07/24/2013 02:22 pm ET Updated Sep 23, 2013

Would Naguib Mahfouz Oppose the Military Coup in Egypt?

Egypt's first elected president Mohamed Morsi was ousted by a military coup two weeks ago and leadership cadre of the Muslim Brotherhood (MB) was jailed. A week later, the military opened fire on supporters of Morsi during the morning prayers, and within a few hours around dawn killed 51 civilians and wounded more than 400. But still the international community is reluctant to say this is a coup.

I believe Naguib Mahfouz, the Egyptian novelist who won the Nobel Prize for Literature in 1988, would call it a military coup and oppose it. He was obviously not a supporter of the MB. Despite the fact that he came from a devoutly religious family and had a strict Islamic upbringing, he distanced himself from Islamic extremism as expressed by the MB. He strongly criticized radical Islam in many of his books, starting from the very early ones like "Al-Khalili" and "New Cairo" and also in his articles.

He was a keen supporter of Egyptian nationalism. He supported Gamal Abdel Nasser when he nationalized the Suez Canal in 1956 and embraced Anwar al Sadat when he signed Camp David Peace Treaty with Israel in 1978. Islamist hated him and his books were banned in his own country, and in the wider Arab world, until he won the Nobel Prize.

In 1994, He was attacked by a fundamentalist, who was a follower of the blind sheikh (Egyptian theologian Omar Abdul-Rahman), just because of the secular topics he tackled in his books and for his support of Salman Rushdie after Iran condemned Rushdie to death in 1989. Still, he refused to leave his country, even for the Nobel Prize ceremony.

Naguib Mahfouz was Egypt. He told the true story of his country with all its light and darkness, strengths and weaknesses, dignity and disgrace, mostly through its alleys and palaces and cafes. He also told us the dark side of the revolutions and military coups; unfair detentions, mass arrests, long days and nights in custody, torture, torture and torture. From what I know of his books, his hatred of military coups, detentions and torture surpassed his disapproval of the MB.

Literature vs. Realpolitik

It was unfortunate that the democratic West followed in the footsteps of the autocratic regimes of the Middle East and the Gulf-Arab countries in praising the military takeover. There was a belated and mild rebuke from European Union's Catherine Ashton, who said, "The EU has deep concern about events in Egypt."

Soon after the military takeover, the Gulf countries led by Saudi Arabia, all monarchical systems uneasy with the Brotherhood's republican interpretation of political Islam, began pouring in billions of dollars into the cash-starved country.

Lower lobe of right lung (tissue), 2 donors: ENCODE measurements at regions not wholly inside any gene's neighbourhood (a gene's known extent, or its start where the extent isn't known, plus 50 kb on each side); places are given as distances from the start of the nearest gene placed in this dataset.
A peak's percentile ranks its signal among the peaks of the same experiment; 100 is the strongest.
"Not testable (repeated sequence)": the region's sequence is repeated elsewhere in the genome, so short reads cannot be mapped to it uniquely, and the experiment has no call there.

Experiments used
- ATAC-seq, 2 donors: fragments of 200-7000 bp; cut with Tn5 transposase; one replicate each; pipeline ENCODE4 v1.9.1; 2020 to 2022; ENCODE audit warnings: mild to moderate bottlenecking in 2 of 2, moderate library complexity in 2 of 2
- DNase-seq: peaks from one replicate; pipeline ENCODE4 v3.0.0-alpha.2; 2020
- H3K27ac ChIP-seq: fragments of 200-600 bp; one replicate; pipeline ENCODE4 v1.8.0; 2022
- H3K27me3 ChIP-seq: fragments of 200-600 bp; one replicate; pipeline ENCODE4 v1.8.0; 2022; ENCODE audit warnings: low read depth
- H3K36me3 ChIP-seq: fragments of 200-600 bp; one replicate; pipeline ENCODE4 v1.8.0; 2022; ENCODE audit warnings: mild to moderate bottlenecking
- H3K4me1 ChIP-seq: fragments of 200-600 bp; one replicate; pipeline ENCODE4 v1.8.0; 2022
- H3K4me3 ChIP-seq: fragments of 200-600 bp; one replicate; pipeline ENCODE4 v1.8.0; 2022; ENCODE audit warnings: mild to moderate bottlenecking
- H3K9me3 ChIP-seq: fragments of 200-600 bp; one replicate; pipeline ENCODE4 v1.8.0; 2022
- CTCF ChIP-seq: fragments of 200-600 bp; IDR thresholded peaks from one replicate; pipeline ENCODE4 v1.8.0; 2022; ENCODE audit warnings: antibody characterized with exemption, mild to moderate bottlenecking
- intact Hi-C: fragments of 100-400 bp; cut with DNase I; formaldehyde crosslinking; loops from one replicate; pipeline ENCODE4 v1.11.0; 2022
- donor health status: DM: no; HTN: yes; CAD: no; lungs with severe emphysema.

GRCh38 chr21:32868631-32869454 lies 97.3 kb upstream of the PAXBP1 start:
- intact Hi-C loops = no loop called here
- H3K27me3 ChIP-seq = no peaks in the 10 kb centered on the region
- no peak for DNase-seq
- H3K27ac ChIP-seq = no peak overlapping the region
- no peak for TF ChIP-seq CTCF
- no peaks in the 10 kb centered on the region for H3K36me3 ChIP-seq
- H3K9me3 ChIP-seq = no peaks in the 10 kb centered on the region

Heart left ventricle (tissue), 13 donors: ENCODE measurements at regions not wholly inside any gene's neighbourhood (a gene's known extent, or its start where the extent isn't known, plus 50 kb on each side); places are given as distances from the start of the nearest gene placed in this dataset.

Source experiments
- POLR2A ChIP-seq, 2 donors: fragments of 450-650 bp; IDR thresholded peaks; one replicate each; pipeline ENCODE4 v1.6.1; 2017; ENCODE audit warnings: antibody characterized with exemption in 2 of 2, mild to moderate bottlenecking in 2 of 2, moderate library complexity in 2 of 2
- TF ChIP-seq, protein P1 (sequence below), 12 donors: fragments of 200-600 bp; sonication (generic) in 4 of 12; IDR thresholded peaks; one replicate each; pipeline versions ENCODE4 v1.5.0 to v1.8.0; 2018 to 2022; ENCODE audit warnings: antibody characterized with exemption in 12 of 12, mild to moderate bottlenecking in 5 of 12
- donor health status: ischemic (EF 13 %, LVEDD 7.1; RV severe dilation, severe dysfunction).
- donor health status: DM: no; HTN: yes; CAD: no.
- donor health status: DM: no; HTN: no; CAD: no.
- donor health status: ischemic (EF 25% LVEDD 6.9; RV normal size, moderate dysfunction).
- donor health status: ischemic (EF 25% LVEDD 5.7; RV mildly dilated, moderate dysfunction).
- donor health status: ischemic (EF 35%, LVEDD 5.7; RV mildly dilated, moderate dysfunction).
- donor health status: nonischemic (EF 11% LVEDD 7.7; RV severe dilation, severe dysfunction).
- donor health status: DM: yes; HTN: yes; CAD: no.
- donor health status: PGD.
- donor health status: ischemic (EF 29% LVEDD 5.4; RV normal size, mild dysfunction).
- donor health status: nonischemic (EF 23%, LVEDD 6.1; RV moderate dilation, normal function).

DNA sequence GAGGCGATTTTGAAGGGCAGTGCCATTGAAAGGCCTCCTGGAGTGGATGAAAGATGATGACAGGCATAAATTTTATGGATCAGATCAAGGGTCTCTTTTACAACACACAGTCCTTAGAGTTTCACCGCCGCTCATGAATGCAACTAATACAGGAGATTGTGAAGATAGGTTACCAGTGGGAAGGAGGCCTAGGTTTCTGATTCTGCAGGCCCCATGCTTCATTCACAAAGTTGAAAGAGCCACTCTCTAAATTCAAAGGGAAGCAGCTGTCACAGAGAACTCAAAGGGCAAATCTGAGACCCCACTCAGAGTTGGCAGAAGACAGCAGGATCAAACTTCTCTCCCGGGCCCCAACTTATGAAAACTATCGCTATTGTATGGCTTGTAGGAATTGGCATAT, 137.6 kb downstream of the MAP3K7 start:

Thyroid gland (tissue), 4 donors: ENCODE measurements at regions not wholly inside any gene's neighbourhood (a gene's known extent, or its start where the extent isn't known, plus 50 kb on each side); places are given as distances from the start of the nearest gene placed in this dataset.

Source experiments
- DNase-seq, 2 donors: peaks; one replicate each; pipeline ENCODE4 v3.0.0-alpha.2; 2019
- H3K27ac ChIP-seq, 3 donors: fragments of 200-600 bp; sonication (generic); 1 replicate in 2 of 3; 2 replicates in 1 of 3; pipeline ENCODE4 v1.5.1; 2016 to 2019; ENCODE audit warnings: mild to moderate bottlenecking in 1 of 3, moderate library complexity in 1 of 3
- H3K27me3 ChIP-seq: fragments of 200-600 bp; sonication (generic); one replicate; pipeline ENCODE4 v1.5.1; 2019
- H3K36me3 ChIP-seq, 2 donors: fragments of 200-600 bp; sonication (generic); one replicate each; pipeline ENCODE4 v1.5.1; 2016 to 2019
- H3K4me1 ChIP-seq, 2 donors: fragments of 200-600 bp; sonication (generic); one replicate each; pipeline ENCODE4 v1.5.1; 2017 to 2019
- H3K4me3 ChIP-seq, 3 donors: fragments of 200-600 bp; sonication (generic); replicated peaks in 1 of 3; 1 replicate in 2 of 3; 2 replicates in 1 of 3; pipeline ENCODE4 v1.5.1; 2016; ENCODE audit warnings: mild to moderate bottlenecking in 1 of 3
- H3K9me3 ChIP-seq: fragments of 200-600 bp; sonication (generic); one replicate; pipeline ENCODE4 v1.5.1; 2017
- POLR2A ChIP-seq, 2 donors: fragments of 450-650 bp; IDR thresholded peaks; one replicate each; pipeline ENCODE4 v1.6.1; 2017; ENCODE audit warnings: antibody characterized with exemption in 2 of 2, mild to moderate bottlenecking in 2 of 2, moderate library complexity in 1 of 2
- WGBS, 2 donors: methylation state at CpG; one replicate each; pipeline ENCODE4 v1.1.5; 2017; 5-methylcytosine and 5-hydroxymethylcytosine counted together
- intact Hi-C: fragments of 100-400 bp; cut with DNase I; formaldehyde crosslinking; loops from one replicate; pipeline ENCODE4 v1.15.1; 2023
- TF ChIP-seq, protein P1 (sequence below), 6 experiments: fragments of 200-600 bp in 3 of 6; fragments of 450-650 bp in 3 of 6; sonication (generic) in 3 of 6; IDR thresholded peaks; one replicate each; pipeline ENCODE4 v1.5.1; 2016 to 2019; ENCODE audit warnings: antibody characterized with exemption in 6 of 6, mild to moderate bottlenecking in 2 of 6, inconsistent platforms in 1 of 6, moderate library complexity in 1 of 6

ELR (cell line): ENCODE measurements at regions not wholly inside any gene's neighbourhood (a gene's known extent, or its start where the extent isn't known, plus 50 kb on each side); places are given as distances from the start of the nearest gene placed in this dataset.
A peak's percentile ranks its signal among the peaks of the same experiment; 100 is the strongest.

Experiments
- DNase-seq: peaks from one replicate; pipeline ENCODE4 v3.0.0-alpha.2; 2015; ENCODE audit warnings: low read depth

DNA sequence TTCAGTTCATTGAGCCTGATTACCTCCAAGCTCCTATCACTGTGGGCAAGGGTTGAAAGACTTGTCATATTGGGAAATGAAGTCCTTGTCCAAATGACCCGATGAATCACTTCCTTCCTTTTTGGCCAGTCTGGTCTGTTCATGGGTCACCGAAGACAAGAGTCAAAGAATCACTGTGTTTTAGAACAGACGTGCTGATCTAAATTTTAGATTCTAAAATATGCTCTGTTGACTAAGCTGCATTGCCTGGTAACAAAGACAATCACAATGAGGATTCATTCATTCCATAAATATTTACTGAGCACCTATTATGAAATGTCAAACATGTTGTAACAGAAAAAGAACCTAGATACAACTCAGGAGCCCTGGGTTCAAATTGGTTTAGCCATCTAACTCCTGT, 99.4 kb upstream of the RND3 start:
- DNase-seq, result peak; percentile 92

Fuel shortages and other economic problems that plagued the country until the overthrow of Morsi, suddenly vanished overnight. The US, which hands over $1.5 billion a year to the Egyptian army, found it appropriate to deliver the order of F-16 fighter jets just last week.

This is realpolitik in the crudest sense and only encourages those groups in the region that are against representational government. The hope that the Arab Spring would spur a wave of democratization through the region has tempered quickly. A country that could have become a beacon of hope for the whole region opted instead to return to military rule. The West shares blame in this state of affairs.

No matter what you call it, military coup is a military coup. There is no such thing as a liberal or popular coup. There's no legitimate coup. Taking over the government from the Islamist Muslim Brotherhood doesn't justify it. There are legitimate ways to change the government and liberals and secularists should have done better than calling for a military takeover. A coup interrupts the democratization process, harms the economy, undermines freedoms and regardless of the reasons, hurts the most vulnerable part of the society. And eventually those who benefit most from an open society, like the intellectuals, minorities and students, end up in jail.

As a citizen of a country that had to live through five coup d'états and military memorandums in last five decades, I advise my Egyptian friends to beware of any type of military rule. I believe a day will come when a new generation of writers grown up on Naguib Mahfouz's books will tell the story of today's military coup.